“Trouble is all we seem to find.” ~Mare Barrow, Glass Sword
I read Glass Sword’s prequel, Red Queen, a few weeks ago and loved it. Young adult dystopian fiction never fails to enrapture me, and Red Queen was no exception. I liked Red Queen much more than mainstream dystopian series like The Hunger Games, Divergent, and The Maze Runner trilogies; I thought the former was more magical and engaging.
Unfortunately, I can’t say the same about Glass Sword. Excited would be an understatement to describe how I felt when I got my hands on this book; I was absolutely elated and thrilled, so thrilled that I finished this 440-page-read in a day. After finishing it, though, I was disappointed. I loved the ending – Aveyard knows how to wrap up a story well, keeping readers anxiously waiting for the release of the next novel in the series. The beginning was also written pretty well. The greater part of the novel, however, was less than mediocre. The plot was dull, which surprised me, as Red Queen kept me on my toes from the first page to the last. Glass Sword, on the other hand, lacked breathtaking twists and was much too predictable for me. Events were repetitive, and although several new characters were introduced, none were memorable.
The protagonist, Mare Barrow, displayed a complete lack of development. After finishing Red Queen, she seemed like a promising character, with twice the potential of Katniss Everdeen and Tris Prior combined. Glass Sword crushed my hopes. Mare is ridiculously childish in this novel, often receding to temper tantrums in times of stress. Not to mention, her trust issues are peeving. Yes, she learned the hard way that “Anyone can betray anyone” in Red Queen, but her inability to place faith in her family and closest friends is aggravating. She can’t even trust herself, as she constantly lies and breaks her own promises. Mare weakly dangles on the line between protagonist and anti-heroine in Glass Sword, not quite the hero that wins readers over or the villain readers can despise. In fact, I realized I don’t care for Mare at all, except for pitying her here and there; rather, I found myself attracted to minor characters like Julian and Shade Barrow, but never discovering much about them since Aveyard focuses on Mare and only Mare. Had Aveyard alternated between the perspectives of Mare and another character – preferably Cal because he has a cloud of mystery surrounding him at all times – this novel could have been a lot stronger, in my opinion.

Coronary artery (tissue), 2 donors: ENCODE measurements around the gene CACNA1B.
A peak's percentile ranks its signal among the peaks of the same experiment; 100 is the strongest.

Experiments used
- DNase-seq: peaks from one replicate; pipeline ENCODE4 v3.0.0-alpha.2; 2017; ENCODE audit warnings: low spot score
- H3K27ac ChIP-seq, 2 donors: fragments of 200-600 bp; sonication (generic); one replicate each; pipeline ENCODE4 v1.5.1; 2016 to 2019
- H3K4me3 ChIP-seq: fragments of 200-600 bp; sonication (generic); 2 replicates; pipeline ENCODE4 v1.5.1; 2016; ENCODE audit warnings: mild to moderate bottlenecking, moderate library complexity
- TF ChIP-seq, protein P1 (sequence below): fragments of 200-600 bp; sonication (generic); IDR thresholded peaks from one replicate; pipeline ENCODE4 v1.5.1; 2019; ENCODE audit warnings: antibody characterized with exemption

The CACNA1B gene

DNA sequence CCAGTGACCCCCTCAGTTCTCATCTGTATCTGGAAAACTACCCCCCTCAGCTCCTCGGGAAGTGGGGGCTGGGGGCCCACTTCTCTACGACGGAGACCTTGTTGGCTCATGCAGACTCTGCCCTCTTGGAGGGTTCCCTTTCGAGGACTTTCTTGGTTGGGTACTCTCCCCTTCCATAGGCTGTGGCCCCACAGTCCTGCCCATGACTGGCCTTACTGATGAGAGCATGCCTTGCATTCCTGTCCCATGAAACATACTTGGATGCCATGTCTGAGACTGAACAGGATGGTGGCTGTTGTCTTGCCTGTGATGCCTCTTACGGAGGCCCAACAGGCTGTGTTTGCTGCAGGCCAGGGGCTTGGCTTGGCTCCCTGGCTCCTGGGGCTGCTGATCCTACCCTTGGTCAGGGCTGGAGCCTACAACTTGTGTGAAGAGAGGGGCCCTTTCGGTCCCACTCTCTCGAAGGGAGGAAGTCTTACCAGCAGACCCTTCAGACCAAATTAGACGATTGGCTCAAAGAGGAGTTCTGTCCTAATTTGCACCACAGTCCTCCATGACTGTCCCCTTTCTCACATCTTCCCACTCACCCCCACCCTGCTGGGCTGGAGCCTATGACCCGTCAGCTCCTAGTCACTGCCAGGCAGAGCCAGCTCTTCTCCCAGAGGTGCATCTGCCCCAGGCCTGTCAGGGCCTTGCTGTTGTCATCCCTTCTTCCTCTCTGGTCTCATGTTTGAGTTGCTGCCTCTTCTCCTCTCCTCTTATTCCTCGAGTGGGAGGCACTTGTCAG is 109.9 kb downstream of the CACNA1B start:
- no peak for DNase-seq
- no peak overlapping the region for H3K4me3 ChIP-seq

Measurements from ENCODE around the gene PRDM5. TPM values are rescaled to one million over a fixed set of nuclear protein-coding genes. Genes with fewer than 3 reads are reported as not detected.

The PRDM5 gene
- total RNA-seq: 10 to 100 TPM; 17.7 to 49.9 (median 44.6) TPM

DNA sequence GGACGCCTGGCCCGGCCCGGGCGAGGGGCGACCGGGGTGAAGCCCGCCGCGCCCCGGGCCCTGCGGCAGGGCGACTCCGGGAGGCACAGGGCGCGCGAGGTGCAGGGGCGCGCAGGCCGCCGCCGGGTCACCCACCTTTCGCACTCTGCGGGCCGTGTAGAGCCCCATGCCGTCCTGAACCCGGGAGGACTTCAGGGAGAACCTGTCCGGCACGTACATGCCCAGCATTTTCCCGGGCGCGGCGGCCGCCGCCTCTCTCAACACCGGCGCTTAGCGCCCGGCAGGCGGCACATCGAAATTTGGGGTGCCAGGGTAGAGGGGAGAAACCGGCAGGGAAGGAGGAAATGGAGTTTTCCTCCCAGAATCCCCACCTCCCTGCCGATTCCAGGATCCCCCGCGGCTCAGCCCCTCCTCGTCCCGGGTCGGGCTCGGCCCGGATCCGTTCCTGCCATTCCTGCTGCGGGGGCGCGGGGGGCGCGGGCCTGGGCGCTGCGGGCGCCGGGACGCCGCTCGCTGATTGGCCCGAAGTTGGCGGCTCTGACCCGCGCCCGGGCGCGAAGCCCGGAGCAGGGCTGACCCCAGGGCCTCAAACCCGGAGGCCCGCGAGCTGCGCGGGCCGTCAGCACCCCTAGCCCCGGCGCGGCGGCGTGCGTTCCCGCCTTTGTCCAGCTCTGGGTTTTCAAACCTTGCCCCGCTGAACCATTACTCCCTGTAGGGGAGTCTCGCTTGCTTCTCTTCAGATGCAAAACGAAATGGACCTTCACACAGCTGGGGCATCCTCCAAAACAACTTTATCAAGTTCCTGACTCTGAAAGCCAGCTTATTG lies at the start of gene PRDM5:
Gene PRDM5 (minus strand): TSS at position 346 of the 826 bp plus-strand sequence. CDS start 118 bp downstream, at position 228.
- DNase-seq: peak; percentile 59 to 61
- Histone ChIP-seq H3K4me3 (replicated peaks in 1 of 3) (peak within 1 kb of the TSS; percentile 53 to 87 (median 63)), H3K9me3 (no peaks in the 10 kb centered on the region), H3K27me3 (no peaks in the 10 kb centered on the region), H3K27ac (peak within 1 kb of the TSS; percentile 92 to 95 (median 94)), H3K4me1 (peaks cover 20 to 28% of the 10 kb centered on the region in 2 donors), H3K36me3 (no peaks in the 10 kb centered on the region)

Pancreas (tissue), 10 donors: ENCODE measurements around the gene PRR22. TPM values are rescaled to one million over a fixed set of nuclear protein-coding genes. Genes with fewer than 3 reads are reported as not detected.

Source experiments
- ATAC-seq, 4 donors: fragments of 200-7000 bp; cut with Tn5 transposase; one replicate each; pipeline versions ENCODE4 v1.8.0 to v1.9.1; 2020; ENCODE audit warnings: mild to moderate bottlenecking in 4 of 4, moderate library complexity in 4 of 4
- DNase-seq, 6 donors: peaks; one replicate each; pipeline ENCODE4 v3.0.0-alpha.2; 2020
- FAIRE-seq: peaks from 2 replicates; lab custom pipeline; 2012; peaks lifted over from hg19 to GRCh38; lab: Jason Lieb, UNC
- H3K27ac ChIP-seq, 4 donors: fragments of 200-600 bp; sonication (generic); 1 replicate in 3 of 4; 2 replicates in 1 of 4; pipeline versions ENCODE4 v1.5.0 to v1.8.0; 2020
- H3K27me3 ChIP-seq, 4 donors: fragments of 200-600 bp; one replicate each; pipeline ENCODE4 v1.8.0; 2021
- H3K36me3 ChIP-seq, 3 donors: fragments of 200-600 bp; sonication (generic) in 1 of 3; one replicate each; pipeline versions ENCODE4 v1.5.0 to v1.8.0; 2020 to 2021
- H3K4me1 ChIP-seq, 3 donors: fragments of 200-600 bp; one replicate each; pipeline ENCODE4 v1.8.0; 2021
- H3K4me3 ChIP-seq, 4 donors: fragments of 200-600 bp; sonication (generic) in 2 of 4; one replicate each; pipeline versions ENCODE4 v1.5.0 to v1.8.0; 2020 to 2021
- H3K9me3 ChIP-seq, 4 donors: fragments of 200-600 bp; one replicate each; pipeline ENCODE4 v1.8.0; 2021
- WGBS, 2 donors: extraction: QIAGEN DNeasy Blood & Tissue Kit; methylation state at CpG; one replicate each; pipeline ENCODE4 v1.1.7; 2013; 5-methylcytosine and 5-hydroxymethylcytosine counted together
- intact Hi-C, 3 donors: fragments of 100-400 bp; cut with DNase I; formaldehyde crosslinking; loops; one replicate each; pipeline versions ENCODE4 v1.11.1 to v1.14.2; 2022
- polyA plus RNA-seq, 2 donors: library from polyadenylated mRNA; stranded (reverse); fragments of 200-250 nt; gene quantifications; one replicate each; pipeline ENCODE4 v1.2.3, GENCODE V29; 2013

Nevertheless, I’m still avidly waiting for King’s Cage, the third book in the series, since I enjoyed the first book so much. I’m hoping that Aveyard manages to salvage what is left of Mare Barrow, and that King’s Cage does not disappoint, as Glass Sword was a bit of a let-down for a Red Queen fan like me.